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Hamilton determined to beat Ferrari on their home turf 07 Sep 2007

Lewis Hamilton (GBR) McLaren.
Formula One World Championship, Rd 13, Italian Grand Prix, Preparations, Monza, Italy, Thursday, 6 September 2007 The rear of the McLaren Mercedes MP4/22.
Formula One World Championship, Rd 13, Italian Grand Prix, Preparations, Monza, Italy, Thursday, 6 September 2007 Kimi Raikkonen (FIN) Ferrari in the FIA Press Conference.
Formula One World Championship, Rd 13, Italian Grand Prix, Preparations, Monza, Italy, Thursday, 6 September 2007 Ferrari F2007 front nosecone.
Formula One World Championship, Rd 13, Italian Grand Prix, Preparations, Monza, Italy, Thursday, 6 September 2007

As the storm clouds gathered over McLaren in the paddock yesterday, Lewis Hamilton insisted that he would like nothing better than to win the Italian Grand Prix this weekend, not just to increase his lead in the world championship but also to stymie Ferrari on their home ground ahead of the reconvened World Motor Sport Council (WMSC) hearing into the long-running espionage case next Thursday.

Besides being recalled to answer fresh evidence, presented to the FIA earlier this week, the Anglo-German team also found itself in trouble with the stewards yesterday afternoon. The team used a new lightweight gearbox on both cars in Hungary, where Hamilton won and Fernando Alonso placed fourth. McLaren took the view that, while important, the changes to the gearbox and rear-end structure of the MP4-22 were not “significant”, and thus did not require to be crash tested (as stated in the FIA regulations).

Yesterday the stewards considered evidence from the FIA that the changes were significant, and agreed with the governing body. Retrospective crash testing carried out after the Hungarian race proved that the structure passed the test, but the stewards censured McLaren for delaying providing the necessary information to the FIA until after that race, therefore making it more difficult to make a ruling on whether a crash test was necessary, and fined them US$50,000. No further action was deemed necessary.

Hamilton admitted that he had “kept away from the distractions,” last week, meaning that he had not been aware of the WMSC situation, and said: “I have been completely oblivious to them this past week. It hit me when I got here and found out, and I am just going to try to get on with my job. That means beating Ferrari on their home ground. That is the target of the whole team this weekend, because that would be a huge blow to Ferrari.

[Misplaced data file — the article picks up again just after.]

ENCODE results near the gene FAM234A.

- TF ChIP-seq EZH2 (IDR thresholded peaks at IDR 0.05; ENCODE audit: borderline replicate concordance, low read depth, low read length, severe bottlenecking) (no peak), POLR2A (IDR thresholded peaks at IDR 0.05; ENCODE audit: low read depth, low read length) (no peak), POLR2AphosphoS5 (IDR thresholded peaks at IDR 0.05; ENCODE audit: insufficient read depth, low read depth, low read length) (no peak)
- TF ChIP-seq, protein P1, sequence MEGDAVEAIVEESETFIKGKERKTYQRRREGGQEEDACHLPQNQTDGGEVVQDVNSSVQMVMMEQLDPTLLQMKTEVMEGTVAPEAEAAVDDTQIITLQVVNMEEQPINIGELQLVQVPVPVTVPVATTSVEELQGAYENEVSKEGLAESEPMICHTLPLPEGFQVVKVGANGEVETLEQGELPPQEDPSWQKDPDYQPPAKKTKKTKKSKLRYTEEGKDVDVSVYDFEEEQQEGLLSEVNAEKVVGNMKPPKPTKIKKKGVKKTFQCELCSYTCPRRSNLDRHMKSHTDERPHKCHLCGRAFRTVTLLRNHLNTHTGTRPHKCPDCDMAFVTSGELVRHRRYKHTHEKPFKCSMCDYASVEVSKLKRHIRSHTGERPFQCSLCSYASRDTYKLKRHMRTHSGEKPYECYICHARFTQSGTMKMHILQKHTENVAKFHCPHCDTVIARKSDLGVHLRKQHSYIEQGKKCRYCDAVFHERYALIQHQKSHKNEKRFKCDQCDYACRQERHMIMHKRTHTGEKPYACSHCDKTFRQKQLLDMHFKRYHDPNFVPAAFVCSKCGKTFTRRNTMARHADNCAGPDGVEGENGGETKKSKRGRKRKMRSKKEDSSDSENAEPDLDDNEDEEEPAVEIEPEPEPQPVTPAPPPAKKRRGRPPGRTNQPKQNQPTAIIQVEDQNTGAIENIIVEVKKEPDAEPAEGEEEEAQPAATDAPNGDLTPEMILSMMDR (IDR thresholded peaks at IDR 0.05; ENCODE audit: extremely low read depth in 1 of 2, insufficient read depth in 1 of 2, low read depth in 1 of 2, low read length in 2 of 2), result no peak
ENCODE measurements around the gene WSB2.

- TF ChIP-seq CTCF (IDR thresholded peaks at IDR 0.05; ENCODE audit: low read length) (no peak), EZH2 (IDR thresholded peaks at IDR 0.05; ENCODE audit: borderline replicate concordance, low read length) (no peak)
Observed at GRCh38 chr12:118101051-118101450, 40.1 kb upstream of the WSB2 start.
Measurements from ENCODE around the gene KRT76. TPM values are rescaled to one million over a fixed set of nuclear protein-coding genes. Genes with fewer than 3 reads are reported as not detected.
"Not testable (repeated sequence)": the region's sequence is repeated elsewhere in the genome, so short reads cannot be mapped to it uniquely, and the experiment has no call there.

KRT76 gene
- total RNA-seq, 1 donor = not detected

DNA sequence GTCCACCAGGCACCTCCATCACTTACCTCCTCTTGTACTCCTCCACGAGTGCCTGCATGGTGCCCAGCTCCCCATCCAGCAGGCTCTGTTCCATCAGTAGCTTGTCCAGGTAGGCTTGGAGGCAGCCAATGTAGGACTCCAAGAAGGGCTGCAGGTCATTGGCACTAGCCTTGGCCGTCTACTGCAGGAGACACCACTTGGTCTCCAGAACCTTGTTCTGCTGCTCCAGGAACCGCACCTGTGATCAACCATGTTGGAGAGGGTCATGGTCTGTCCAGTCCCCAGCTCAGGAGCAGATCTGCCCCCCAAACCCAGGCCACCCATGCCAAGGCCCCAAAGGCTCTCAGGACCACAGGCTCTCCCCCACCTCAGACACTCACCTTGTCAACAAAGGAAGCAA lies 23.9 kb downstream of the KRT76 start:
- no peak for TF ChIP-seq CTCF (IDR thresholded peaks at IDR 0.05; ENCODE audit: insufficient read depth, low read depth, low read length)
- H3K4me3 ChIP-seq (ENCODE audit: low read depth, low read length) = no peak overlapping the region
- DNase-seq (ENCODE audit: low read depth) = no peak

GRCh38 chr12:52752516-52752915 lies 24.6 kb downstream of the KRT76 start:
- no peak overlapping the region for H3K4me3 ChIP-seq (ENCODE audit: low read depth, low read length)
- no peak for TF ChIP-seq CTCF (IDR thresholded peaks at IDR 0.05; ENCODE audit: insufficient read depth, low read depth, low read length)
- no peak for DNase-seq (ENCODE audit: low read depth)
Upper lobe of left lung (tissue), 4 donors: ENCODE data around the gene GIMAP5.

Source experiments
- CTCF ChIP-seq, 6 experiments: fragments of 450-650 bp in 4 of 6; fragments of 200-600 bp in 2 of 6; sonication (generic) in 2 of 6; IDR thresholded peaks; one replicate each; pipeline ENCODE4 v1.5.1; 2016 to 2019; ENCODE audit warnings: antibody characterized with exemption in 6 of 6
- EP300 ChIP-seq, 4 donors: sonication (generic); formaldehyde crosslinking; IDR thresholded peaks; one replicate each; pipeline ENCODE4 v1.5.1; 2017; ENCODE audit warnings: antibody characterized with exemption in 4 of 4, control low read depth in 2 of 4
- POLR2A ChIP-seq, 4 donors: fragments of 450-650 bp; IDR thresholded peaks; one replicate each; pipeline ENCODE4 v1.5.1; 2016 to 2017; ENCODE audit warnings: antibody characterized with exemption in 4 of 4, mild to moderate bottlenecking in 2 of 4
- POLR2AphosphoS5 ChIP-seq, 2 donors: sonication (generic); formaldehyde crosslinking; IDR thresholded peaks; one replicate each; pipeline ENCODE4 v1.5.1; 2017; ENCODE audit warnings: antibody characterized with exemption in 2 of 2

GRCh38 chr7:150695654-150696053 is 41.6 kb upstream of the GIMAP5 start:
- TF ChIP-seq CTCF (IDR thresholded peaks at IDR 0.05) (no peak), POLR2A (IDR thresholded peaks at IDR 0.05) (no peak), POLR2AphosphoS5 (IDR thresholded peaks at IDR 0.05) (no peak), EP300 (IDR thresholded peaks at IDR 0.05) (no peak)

“I don’t like what they are putting our team through. Ferrari are portrayed as the most innocent team and I don’t think that is the case. I think our team have been unfairly treated. And I think we are stronger.”

He added: “I felt that our test here last week was very good, although it’s always exaggerated when you take downforce off the car because it feels quicker. I really felt that we had taken a big step forward, as big as the one we took prior to Monaco. Though to be fair, Fernando disagreed and felt it was smaller. But I feel really confident about our prospects for the race this weekend.”

Meanwhile, Kimi Raikkonen admitted that it is difficult to get the set-up right to deal with the low downforce requirements and the need to ride the kerbs in the chicanes, and said: “It is difficult to say where we are going to be, but hopefully we are going to be in a grid position to fight for the win.”

Commenting on team mate Felipe Massa’s assertion that Ferrari are in better shape than they appeared to be in the recent test here, he added: “I don’t know, really, because from testing it is always difficult to say - you can only guess what fuel the other teams have, but you only really know yourselves what you are doing. I was not 100 percent happy with the car, but we found some reasons and hopefully we will have a better set up and we’ll see where we are. I think we should be okay - probably not our strongest race, but it should still be pretty good.”

David Tremayne